Running An Enterprise At Start-up Speed: Part 2

In the concluding part of this blog series, Christian Nilsson and Angelos Efthimiou focus on a few of the elements that have been essential to Cloudreach's success over the past 10 years.

This month, Cloudreach is turning 10. With that, we thought it was apt to take a moment, catch our breath and reflect on the journey so far. We’ve seen great success, but also a lot of painful learnings over the years and in this blog series we want to share with you some of our insights from the past decade. 

In the first installment of this two-series post, we looked at some of the painful learnings. The second part focuses on the things we feel have been essential to our success. The insights, pains, and lessons described here are not unique to Cloudreach, but shared by many companies, indifferent of size, as they try to improve agility, increase innovation and become more successful.

Find the full presentation slide deck online at the AWS Transformation Day Resource Hub.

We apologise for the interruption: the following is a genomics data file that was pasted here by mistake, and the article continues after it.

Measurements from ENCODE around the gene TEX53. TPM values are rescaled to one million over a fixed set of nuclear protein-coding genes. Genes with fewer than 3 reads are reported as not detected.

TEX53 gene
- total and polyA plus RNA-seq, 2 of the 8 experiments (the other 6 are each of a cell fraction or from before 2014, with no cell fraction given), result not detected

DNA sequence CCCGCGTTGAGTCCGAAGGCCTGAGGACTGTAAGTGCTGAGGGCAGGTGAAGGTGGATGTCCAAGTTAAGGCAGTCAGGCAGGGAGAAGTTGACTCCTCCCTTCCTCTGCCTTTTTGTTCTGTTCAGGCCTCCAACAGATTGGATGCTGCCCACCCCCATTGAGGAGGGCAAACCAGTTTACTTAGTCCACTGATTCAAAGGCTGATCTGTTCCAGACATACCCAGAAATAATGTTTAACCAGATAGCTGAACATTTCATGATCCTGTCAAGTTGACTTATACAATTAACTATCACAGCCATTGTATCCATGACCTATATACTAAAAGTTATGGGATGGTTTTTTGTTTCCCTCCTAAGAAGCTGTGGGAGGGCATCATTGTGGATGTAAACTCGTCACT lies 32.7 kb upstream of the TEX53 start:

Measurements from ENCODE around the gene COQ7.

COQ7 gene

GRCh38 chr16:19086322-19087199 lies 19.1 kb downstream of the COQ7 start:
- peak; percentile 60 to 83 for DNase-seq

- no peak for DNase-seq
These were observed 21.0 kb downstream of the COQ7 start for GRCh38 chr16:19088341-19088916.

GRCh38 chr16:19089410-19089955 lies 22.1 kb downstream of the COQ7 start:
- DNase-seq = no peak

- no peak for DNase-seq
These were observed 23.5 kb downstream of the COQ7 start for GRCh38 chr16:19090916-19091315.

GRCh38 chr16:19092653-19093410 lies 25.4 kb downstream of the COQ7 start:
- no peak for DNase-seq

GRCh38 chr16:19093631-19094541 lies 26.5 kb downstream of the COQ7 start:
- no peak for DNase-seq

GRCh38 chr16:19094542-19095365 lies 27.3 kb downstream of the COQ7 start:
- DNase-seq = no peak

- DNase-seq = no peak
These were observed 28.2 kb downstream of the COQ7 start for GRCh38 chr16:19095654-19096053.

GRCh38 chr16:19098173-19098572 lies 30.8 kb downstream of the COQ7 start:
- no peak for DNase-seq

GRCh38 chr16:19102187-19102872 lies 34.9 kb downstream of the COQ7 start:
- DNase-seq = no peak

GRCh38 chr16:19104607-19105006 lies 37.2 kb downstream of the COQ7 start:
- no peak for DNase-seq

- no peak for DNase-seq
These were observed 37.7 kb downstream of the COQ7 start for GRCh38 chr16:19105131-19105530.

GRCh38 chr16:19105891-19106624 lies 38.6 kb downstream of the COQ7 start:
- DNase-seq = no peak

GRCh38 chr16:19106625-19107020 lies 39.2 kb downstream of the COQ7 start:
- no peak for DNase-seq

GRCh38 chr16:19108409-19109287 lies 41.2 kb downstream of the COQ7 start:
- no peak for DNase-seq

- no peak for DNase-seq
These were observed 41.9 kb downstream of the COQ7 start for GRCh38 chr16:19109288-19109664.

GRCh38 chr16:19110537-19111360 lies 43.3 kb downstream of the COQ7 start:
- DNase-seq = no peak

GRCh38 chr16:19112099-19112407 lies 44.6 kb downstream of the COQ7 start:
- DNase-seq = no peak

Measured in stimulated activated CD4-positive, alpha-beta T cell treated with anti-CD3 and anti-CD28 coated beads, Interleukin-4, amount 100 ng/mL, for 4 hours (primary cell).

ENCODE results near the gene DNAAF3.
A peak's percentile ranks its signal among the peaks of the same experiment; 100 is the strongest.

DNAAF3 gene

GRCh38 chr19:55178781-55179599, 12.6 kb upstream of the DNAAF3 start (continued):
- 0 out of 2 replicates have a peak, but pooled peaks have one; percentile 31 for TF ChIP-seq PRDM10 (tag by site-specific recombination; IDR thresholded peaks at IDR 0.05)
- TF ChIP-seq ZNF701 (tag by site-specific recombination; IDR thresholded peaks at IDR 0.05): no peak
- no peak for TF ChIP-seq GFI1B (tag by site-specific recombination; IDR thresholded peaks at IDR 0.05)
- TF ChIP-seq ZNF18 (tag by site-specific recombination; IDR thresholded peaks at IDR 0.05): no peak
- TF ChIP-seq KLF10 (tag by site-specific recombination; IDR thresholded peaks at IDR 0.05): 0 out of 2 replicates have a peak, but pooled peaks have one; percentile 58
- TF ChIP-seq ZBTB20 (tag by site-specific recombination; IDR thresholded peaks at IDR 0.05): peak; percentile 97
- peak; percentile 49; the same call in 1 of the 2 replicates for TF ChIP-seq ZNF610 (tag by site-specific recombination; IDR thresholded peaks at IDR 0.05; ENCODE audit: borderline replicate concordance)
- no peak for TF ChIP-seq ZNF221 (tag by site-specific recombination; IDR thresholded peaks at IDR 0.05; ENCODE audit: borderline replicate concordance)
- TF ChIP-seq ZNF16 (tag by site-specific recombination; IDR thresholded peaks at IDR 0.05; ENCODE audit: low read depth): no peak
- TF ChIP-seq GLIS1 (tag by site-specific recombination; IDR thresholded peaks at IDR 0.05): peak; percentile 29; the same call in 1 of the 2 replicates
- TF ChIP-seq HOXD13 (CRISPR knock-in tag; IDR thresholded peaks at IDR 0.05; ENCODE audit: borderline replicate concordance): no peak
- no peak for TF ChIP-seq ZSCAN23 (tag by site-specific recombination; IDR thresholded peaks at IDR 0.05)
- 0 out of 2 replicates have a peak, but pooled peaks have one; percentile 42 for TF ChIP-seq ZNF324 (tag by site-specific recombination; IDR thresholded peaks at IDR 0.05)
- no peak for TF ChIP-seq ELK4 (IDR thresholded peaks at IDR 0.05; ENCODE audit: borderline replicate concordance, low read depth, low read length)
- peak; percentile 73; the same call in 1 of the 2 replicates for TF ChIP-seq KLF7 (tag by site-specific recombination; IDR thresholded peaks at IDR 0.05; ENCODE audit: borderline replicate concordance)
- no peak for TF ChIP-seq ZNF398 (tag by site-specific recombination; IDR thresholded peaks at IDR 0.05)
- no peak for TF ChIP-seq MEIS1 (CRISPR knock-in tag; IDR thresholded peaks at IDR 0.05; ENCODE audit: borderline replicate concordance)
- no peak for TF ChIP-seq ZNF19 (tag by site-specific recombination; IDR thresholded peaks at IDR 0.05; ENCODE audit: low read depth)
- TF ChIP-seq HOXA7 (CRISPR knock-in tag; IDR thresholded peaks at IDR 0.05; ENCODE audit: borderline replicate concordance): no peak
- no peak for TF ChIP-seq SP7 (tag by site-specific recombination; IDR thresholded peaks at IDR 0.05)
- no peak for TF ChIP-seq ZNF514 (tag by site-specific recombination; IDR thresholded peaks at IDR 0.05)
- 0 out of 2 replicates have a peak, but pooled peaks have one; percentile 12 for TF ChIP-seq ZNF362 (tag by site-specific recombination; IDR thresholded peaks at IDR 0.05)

Automate Everything

As a technology-enabled consultancy, we have always believed in the power of automation and tried to incorporate that belief in everything we do. In practice, this concept evolved at Cloudreach over time. Always investing a bit more time upfront in making assets reusable and automating most actions can be a controversial decision in an organisation where time is a key resource. But short-term savings are too often long-term time sinks.

On the flip side, automating early can easily lead to over-engineering. Especially as a fast-moving company with agile development models, we are likely to fall into that trap (and with that, our pursuit for efficiency could be in vain. But even if not every automation initiative is making us faster, it still teaches us foresight and how to plan ahead. We are forced to always think about repeatability, accuracy and scaling if we want to stay one step ahead and automation helps us in this respect.

Avoid Starting From Scratch